The gaming industry used to be very linear and straight forward. As technology has progressed though, the industry has evolved with it. We now have multiple mediums through which to play games, and the experience all-round seems to be continually improving. So here’s a closer look at how apps, specifically, have changed the industry and brought benefits to a range of gaming brands and genres.
At first, we had the presence of simple board games. Then came arcade machines that brought us classics like Pac-Man and Donkey Kong, along with the introduction of consoles – giving players a chance to enjoy their favourite games from the comfort of their own homes. Next came handheld consoles, like the now-old-school Gameboy that opened up remote play (but crucially not inter-connectivity) to players around the world.
Finally, the Smartphone Revolution ensured that the industry and player experience were once again taken to the next level, with an entire catalogue of games available to be played with people throughout the world. All sorts of genres for all sorts of players; and all united through app stores filled with literally hundreds of thousands of games.
A mere decade or so ago, phones such as the Motorola ‘flipper’ (now reserved exclusively for vintage technology museums showcasing ancient relics of the past – such is the fast nature of the phone industry) and the full-keyboard Blackberry were considered revolutionary. To be fair, at the time, they were. But since then, they’ve been completely swallowed up and banished to outdated-obscurity as superior technology has made those models redundant.
With an initial USP of being able to connect to the internet remotely, and integrate that connectivity with other functionalities within the device, smartphones have come a long, long way since their humble (but at the time lavish) beginnings. They have now been embedded into many different aspects of our lives, including the gaming side.
Where gaming on smartphones was originally very limited and centered around the novelty of the touch, sound and tilt functions of the device, they’ve now progressed massively to tailor more towards things like extensive gameplay and graphics.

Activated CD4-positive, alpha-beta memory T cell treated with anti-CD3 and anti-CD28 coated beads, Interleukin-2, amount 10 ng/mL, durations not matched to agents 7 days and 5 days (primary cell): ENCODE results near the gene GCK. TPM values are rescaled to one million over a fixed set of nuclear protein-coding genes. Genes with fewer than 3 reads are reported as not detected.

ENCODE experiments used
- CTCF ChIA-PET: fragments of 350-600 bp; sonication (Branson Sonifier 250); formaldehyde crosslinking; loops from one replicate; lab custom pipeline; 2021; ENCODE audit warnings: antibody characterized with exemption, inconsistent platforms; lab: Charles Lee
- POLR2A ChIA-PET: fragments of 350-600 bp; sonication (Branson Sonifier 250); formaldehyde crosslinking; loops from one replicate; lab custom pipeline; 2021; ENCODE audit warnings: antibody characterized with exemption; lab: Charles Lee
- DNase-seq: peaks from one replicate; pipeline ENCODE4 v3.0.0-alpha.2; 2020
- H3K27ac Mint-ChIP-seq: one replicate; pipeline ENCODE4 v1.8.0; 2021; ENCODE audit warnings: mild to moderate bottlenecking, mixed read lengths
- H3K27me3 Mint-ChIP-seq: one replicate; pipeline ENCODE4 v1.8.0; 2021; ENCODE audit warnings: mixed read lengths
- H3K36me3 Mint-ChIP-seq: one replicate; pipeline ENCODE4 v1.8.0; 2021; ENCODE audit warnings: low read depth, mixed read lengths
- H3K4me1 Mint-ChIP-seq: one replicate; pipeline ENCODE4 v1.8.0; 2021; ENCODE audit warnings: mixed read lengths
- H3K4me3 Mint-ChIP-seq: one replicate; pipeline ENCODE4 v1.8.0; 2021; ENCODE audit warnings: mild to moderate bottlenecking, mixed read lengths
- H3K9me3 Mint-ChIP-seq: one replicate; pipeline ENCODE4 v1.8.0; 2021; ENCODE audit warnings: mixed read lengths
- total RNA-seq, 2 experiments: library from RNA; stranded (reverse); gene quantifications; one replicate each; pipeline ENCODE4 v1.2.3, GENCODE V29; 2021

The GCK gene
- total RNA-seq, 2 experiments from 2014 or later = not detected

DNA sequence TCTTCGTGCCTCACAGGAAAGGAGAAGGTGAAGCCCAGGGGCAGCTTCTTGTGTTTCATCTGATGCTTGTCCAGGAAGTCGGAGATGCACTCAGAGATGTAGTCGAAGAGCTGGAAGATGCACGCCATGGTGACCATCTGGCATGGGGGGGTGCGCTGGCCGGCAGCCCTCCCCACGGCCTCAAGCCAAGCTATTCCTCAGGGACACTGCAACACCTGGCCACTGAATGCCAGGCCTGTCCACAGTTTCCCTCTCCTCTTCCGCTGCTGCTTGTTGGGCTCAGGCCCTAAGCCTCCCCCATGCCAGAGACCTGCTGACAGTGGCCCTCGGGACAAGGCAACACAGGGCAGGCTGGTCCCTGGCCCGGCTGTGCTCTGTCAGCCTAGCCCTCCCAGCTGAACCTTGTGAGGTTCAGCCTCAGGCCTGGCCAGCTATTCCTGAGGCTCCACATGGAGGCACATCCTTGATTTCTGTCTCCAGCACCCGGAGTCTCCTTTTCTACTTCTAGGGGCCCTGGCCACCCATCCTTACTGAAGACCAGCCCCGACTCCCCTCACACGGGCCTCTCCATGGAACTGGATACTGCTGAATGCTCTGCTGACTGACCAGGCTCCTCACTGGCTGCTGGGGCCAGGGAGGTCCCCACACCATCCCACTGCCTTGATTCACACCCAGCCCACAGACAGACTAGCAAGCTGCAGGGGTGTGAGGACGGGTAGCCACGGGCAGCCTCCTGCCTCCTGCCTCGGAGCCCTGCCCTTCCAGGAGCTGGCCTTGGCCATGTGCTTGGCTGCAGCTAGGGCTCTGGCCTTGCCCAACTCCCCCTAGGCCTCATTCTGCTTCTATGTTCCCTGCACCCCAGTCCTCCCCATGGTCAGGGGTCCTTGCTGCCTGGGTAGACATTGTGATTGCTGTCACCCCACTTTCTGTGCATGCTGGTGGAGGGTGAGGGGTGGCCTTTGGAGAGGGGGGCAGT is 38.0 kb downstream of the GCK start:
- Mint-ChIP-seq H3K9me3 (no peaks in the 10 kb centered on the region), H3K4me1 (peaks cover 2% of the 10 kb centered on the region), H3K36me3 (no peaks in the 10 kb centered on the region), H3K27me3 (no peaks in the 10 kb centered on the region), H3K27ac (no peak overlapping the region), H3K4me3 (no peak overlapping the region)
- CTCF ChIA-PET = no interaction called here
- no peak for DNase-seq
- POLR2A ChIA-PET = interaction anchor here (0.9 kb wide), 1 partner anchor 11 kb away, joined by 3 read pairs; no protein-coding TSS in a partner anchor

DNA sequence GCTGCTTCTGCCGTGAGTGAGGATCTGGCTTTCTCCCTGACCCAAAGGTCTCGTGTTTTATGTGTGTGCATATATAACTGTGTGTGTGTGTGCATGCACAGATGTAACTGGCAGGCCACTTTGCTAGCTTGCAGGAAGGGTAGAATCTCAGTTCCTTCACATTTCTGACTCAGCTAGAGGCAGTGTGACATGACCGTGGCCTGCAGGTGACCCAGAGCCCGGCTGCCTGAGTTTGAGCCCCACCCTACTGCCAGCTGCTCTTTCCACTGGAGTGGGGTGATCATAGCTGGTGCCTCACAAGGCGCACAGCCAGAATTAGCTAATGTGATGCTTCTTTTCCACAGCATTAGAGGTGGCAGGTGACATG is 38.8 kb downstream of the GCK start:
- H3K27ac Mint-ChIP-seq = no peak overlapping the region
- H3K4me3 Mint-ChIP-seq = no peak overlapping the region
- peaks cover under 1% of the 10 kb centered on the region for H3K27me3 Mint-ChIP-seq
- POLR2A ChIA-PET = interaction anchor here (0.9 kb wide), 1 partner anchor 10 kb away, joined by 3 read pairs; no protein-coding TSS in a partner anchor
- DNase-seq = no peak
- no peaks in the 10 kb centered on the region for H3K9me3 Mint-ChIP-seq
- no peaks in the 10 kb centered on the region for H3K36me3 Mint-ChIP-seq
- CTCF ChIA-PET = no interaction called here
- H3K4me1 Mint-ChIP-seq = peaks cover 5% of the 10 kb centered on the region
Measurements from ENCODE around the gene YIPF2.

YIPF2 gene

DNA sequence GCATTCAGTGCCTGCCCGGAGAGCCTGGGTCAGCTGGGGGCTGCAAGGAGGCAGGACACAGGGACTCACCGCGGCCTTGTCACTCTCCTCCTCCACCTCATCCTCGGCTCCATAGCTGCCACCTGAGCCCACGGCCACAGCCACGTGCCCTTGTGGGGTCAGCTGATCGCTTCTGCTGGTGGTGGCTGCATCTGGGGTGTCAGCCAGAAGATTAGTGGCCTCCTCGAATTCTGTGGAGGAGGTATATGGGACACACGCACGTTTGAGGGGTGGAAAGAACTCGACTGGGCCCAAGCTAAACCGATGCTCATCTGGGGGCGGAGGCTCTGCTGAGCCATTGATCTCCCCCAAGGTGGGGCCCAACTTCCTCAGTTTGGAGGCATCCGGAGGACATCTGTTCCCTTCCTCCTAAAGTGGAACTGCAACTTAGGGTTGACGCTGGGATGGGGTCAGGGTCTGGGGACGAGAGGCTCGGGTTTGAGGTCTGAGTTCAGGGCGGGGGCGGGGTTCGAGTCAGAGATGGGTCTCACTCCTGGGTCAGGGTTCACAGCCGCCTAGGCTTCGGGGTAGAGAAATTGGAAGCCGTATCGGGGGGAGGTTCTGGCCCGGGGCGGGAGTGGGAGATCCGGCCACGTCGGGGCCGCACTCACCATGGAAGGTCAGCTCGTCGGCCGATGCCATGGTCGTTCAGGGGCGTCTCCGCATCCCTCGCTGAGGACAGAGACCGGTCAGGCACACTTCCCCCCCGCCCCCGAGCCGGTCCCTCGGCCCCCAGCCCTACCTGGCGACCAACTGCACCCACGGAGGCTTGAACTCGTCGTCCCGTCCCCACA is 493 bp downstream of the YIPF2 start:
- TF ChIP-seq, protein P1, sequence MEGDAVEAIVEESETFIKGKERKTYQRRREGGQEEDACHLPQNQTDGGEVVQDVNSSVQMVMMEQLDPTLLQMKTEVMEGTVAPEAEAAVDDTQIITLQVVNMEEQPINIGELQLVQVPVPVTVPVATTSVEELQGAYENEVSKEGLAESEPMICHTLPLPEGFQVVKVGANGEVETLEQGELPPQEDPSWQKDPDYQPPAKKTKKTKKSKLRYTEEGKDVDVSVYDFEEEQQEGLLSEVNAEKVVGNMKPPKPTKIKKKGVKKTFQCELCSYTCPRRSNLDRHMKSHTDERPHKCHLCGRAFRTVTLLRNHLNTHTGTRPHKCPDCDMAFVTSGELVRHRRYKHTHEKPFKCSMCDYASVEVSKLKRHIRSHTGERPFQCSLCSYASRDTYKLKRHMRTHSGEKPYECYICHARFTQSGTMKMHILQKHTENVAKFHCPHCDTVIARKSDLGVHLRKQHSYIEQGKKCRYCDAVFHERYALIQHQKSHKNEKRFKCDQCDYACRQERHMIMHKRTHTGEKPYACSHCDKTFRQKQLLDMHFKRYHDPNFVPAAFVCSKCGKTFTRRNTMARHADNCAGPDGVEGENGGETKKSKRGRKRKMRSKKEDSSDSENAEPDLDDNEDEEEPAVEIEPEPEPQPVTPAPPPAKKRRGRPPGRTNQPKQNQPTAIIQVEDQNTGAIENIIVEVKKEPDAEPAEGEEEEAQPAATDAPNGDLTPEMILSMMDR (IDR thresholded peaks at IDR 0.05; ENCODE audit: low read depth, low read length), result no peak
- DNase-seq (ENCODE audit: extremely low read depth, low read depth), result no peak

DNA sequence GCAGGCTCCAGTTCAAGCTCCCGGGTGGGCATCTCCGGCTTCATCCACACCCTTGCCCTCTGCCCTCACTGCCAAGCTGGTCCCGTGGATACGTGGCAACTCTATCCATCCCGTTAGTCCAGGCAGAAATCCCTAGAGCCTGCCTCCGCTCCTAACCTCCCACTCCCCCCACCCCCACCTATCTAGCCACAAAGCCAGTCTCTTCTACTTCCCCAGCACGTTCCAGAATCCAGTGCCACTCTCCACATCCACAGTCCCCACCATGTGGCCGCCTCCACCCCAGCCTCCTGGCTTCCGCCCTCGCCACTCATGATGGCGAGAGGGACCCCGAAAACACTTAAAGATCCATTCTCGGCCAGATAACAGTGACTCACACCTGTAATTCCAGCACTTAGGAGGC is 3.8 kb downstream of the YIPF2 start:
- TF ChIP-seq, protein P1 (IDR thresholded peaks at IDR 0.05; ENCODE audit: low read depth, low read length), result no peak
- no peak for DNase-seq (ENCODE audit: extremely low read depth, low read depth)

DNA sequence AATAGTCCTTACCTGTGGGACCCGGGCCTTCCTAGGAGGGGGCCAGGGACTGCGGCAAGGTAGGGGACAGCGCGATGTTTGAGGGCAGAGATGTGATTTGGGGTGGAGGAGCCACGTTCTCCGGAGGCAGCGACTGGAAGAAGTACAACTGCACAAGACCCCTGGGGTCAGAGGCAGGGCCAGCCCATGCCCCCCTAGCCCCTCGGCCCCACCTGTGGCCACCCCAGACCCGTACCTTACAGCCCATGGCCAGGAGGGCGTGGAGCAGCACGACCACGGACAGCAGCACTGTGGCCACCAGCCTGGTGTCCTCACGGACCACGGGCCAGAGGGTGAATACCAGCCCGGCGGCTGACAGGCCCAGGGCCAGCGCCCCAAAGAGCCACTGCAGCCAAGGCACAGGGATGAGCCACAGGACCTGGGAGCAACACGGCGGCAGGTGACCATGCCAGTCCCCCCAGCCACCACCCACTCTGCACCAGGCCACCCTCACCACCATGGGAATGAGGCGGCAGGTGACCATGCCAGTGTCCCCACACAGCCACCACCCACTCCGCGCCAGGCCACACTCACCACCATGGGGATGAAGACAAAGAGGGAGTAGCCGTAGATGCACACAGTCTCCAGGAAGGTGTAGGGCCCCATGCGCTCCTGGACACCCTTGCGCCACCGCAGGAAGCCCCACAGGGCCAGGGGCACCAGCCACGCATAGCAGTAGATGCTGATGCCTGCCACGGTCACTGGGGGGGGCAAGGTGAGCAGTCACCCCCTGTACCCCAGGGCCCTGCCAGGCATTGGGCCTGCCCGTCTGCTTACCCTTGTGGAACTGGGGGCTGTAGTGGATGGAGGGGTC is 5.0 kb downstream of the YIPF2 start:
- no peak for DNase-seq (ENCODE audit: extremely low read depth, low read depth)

What types of gaming apps exist?
These more basic types of gaming apps do, of course, still exist, and are still great time-killers for those lengthy commutes. Whereas games like Doodle Jump were once hugely popular, their limited gameplay has since taken its toll and they have been quickly replaced by more detailed apps. At present, there are currently some great games available to download on smartphones.
Nowadays, most successful console franchises have an app presence of some sorts. This is almost a requirement if they want to keep up with trends and not lose out on a potentially huge audience.
It’s not just video games that have embraced apps, either. The casino industry is one area that has especially benefited from the increase in their popularity. Where players would previously have to venture out to enjoy all their favourite casino games, they now have access to a whole plethora of games remotely thanks to apps such as Pokerstars Casino. Such apps give players the ability to select from a range of games, play a range of stakes and even interact with other players in ‘live’ card rooms.
How else do apps benefit games?
So clearly, accessibility is a huge positive of apps. In what was once a pastime exclusively restricted for the home or the arcade, gaming can be enjoyed far more easily. Even for those non-virtual games, such as ones involving cards, dice or even board games, apps can provide a more streamlined experience.
Scrabble for instance, can now be played on a smartphone, meaning the potential opponents for a player goes from the 1-3 people who must be in the vicinity to play on the physical board, to the millions around the world who have the app version. Also in the virtual world, setup time is eradicated ensuring players have more time to play and don’t have to spend time preparing board games to be played. Access to these games is instant.
There are few downsides to gaming apps. Not only do they provide excellent entertainment, they also enhance players’ experience and expose them to a worldwide database of potential opponents and other players. The contrasting functionalities of phones and tablets in comparison to consoles ensure that apps can hit an alternate demographic, so games really can get themselves out there to many, many more people. It’s hard to not see a place for apps in the gaming industry for years to come.